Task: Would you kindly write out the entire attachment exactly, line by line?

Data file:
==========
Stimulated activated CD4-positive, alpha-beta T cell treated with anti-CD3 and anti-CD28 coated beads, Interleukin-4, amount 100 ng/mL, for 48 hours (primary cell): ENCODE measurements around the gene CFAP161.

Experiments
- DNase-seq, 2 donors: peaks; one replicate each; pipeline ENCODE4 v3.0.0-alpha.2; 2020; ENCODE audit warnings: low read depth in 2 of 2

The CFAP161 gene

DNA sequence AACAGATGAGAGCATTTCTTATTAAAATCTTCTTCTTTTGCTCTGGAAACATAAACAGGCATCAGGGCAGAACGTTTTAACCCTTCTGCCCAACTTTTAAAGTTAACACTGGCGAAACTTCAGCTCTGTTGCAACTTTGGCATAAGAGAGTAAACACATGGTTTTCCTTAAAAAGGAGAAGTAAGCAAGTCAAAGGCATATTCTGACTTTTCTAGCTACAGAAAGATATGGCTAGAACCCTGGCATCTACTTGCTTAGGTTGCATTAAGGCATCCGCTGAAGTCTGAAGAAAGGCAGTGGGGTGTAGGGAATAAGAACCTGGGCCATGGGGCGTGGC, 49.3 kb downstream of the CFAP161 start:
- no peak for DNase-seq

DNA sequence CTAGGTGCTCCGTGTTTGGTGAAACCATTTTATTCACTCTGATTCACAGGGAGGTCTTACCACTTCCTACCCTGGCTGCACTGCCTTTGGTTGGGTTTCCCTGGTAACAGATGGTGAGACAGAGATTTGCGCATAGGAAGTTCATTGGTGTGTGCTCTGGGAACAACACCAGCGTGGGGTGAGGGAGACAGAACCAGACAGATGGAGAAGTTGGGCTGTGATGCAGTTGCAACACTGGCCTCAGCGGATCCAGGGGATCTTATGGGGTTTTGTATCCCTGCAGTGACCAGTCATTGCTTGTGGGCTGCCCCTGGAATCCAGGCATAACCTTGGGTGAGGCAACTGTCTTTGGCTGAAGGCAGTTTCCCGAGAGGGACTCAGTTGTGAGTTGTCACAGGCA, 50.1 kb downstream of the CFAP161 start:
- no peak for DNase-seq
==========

Stimulated activated CD4-positive, alpha-beta T cell treated with anti-CD3 and anti-CD28 coated beads, Interleukin-4, amount 100 ng/mL, for 48 hours (primary cell): ENCODE measurements around the gene CFAP161.

Experiments
- DNase-seq, 2 donors: peaks; one replicate each; pipeline ENCODE4 v3.0.0-alpha.2; 2020; ENCODE audit warnings: low read depth in 2 of 2

The CFAP161 gene

DNA sequence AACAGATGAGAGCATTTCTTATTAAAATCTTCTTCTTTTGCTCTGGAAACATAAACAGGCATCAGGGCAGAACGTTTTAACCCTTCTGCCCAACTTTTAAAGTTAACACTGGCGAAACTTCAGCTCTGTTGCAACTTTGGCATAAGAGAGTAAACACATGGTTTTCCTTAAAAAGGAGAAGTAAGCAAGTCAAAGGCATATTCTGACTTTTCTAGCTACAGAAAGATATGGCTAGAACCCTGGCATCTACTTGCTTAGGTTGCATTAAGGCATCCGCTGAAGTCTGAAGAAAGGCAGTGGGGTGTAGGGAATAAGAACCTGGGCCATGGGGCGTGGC, 49.3 kb downstream of the CFAP161 start:
- no peak for DNase-seq

DNA sequence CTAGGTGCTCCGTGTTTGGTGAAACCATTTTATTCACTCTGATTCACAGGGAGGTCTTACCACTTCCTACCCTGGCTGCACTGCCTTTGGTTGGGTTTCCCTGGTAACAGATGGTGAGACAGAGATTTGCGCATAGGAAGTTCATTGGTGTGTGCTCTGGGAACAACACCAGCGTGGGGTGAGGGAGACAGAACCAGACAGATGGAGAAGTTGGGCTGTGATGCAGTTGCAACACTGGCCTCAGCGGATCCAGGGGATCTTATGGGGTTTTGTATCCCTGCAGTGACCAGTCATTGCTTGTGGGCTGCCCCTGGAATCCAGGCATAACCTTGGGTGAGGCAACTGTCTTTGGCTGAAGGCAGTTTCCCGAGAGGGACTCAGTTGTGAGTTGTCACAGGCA, 50.1 kb downstream of the CFAP161 start:
- no peak for DNase-seq